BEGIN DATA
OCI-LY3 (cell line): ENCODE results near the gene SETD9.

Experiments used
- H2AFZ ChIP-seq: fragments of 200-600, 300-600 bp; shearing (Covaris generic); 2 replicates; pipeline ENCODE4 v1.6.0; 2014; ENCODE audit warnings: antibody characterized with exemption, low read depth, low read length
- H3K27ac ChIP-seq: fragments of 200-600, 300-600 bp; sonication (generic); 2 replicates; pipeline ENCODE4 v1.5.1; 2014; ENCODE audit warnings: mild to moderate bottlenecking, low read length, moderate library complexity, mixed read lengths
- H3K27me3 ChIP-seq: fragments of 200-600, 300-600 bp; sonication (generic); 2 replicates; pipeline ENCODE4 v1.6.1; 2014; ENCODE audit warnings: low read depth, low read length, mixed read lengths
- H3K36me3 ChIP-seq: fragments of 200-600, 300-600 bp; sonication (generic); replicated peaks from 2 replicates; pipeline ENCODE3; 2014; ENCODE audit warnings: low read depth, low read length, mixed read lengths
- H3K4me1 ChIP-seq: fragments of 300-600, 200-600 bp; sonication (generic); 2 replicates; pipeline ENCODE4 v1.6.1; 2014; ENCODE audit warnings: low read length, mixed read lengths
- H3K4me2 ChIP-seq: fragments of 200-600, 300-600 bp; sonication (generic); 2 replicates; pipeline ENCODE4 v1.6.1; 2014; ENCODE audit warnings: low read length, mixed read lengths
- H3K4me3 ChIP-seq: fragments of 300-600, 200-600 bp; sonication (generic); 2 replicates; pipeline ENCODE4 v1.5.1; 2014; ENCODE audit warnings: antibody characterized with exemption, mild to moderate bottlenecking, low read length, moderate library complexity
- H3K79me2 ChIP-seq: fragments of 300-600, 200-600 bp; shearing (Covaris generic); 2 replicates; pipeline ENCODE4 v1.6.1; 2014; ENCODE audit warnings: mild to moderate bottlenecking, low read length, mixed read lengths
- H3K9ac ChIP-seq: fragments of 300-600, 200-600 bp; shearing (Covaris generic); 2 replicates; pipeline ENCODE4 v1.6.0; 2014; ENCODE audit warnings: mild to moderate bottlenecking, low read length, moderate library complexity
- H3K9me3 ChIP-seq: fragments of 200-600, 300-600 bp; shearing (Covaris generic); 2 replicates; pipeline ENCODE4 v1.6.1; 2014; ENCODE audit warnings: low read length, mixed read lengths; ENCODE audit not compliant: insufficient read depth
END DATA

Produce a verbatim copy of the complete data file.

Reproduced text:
OCI-LY3 (cell line): ENCODE results near the gene SETD9.

Experiments used
- H2AFZ ChIP-seq: fragments of 200-600, 300-600 bp; shearing (Covaris generic); 2 replicates; pipeline ENCODE4 v1.6.0; 2014; ENCODE audit warnings: antibody characterized with exemption, low read depth, low read length
- H3K27ac ChIP-seq: fragments of 200-600, 300-600 bp; sonication (generic); 2 replicates; pipeline ENCODE4 v1.5.1; 2014; ENCODE audit warnings: mild to moderate bottlenecking, low read length, moderate library complexity, mixed read lengths
- H3K27me3 ChIP-seq: fragments of 200-600, 300-600 bp; sonication (generic); 2 replicates; pipeline ENCODE4 v1.6.1; 2014; ENCODE audit warnings: low read depth, low read length, mixed read lengths
- H3K36me3 ChIP-seq: fragments of 200-600, 300-600 bp; sonication (generic); replicated peaks from 2 replicates; pipeline ENCODE3; 2014; ENCODE audit warnings: low read depth, low read length, mixed read lengths
- H3K4me1 ChIP-seq: fragments of 300-600, 200-600 bp; sonication (generic); 2 replicates; pipeline ENCODE4 v1.6.1; 2014; ENCODE audit warnings: low read length, mixed read lengths
- H3K4me2 ChIP-seq: fragments of 200-600, 300-600 bp; sonication (generic); 2 replicates; pipeline ENCODE4 v1.6.1; 2014; ENCODE audit warnings: low read length, mixed read lengths
- H3K4me3 ChIP-seq: fragments of 300-600, 200-600 bp; sonication (generic); 2 replicates; pipeline ENCODE4 v1.5.1; 2014; ENCODE audit warnings: antibody characterized with exemption, mild to moderate bottlenecking, low read length, moderate library complexity
- H3K79me2 ChIP-seq: fragments of 300-600, 200-600 bp; shearing (Covaris generic); 2 replicates; pipeline ENCODE4 v1.6.1; 2014; ENCODE audit warnings: mild to moderate bottlenecking, low read length, mixed read lengths
- H3K9ac ChIP-seq: fragments of 300-600, 200-600 bp; shearing (Covaris generic); 2 replicates; pipeline ENCODE4 v1.6.0; 2014; ENCODE audit warnings: mild to moderate bottlenecking, low read length, moderate library complexity
- H3K9me3 ChIP-seq: fragments of 200-600, 300-600 bp; shearing (Covaris generic); 2 replicates; pipeline ENCODE4 v1.6.1; 2014; ENCODE audit warnings: low read length, mixed read lengths; ENCODE audit not compliant: insufficient read depth